Making use of—and at times gently disassembling—musical and metrical structures, Wiman often explores themes of spiritual faith and doubt in his spare, precise poems. Praising Wiman’s “ear for silence” in a review of Every Riven Thing for Smartish Pace, John Poch observed, “Repeatedly in this collection, in his careful way, he presses his ear against the hive of belief. It takes a renewed child-like faith, and Wiman achieves it through memory and imagination and, one gets the feeling, grace.” In a 2009 interview with Bookslut editor Jessa Crispin, discussing what he hopes readers might take from his work, Wiman stated, “I have no illusions about adding to sophisticated theological thinking. But I think there are a ton of people out there who are what you might call unbelieving believers, people whose consciousness is completely modern and yet who have this strong spiritual hunger in them. I would like to say something helpful to those people.”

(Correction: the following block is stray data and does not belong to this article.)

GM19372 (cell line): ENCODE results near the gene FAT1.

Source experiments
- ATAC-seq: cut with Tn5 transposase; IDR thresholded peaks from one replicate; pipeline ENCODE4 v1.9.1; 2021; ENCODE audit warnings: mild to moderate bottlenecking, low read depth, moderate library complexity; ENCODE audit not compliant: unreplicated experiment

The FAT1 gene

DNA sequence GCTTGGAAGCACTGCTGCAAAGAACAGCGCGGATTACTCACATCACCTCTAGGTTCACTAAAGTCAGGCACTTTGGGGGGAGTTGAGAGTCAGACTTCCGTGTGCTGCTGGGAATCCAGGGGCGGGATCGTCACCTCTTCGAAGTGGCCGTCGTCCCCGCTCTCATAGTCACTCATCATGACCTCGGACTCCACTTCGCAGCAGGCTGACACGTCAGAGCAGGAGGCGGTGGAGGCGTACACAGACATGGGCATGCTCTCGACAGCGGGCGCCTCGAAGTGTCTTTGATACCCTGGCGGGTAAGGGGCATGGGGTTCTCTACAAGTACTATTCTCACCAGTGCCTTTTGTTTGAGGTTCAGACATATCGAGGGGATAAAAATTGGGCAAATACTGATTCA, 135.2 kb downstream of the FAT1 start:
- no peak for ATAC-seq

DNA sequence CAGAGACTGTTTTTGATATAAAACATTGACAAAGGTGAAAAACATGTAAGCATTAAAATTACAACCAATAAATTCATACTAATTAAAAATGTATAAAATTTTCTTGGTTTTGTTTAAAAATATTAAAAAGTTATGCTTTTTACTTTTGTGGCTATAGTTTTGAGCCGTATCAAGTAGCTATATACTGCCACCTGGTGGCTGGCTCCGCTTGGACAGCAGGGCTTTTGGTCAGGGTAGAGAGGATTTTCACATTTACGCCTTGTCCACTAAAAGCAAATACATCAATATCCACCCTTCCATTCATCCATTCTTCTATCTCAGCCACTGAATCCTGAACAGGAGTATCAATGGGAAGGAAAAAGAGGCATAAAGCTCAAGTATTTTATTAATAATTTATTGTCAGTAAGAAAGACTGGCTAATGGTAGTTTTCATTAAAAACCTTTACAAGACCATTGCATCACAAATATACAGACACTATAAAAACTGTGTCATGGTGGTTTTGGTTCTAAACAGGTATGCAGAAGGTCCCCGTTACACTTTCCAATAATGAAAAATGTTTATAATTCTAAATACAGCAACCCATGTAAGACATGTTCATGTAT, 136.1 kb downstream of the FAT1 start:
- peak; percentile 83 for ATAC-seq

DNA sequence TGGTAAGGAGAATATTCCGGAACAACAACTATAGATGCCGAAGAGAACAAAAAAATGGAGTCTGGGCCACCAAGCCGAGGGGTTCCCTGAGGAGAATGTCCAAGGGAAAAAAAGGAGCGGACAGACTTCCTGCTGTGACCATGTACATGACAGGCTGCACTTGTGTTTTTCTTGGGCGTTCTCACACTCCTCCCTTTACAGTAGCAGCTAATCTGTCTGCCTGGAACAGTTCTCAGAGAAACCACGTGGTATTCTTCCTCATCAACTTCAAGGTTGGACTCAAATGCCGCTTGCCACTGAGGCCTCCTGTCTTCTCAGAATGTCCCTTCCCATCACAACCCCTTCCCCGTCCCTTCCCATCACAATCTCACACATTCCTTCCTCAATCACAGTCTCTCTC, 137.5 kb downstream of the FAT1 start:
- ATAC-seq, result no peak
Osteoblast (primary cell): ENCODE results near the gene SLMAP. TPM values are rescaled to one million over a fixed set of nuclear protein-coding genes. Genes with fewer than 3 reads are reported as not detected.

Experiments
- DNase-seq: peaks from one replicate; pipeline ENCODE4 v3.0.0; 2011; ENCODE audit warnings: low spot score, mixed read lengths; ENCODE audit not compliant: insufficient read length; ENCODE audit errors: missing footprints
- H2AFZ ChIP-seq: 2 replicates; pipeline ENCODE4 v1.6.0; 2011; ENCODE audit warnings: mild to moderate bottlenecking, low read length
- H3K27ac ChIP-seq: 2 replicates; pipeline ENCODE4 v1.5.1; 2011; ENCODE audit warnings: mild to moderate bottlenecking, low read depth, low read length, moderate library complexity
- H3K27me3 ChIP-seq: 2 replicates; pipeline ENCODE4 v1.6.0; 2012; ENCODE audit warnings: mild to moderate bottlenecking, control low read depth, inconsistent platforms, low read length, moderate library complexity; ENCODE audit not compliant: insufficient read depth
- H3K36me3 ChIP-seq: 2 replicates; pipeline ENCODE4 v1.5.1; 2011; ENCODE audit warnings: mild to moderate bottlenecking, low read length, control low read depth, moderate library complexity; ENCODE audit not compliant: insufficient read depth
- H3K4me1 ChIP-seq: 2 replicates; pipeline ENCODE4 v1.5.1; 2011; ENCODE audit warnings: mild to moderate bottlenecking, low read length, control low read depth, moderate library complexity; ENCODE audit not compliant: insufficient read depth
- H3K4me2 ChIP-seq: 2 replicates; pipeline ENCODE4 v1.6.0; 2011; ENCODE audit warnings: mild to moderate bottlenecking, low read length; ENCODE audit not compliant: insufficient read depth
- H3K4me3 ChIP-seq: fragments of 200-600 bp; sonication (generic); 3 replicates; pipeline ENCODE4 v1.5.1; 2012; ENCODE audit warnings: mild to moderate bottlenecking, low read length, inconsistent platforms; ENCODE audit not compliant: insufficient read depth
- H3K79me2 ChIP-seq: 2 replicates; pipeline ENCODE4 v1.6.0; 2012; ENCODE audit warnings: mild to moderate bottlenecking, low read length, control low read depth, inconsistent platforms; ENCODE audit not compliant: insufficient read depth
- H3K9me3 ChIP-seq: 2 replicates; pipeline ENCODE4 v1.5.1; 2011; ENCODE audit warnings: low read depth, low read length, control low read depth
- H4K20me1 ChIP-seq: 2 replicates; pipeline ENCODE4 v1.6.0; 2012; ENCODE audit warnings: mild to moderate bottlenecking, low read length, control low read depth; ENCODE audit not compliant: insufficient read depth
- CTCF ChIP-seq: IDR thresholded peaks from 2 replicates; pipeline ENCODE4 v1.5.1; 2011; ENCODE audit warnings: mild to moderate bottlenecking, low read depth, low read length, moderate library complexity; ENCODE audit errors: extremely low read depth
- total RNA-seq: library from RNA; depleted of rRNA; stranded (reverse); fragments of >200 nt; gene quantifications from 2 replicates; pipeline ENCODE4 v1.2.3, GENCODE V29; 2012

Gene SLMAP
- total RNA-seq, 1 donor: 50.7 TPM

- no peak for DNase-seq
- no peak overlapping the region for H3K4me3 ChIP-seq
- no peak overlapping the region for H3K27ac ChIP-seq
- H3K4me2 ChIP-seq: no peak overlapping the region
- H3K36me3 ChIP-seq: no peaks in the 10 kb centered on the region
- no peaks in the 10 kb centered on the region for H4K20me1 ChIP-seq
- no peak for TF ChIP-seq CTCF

Wiman is the author of numerous books of poetry, prose, and poetry in translation. His poetry collection Every Riven Thing (2010) won the Commonwealth Prize from the English Speaking Union, was a finalist for the Kingsley-Tufts Poetry Award, and was named one of the New Yorker’s top 11 poetry books of 2010. His latest collection,Once in the West (2014) was a finalist for the National Book Critics Circle award. His debut collection, The Long Home (1998), won the Nicholas Roerich Poetry Prize.Stolen Air (2012) contains Wiman’s translations of Osip Mandelstam’s poetry. With Don Share, Wiman coedited The Open Door: One Hundred Poems, One Hundred Years of Poetry Magazine (2012). Wiman’s essay collections include My Bright Abyss: Meditation of a Modern Believer (2013) and Ambition and Survival: Becoming a Poet (2007).
Wiman has taught at Stanford University, Northwestern University, Lynchburg College, and Yale Divinity School. He lives in New Haven, Connecticut.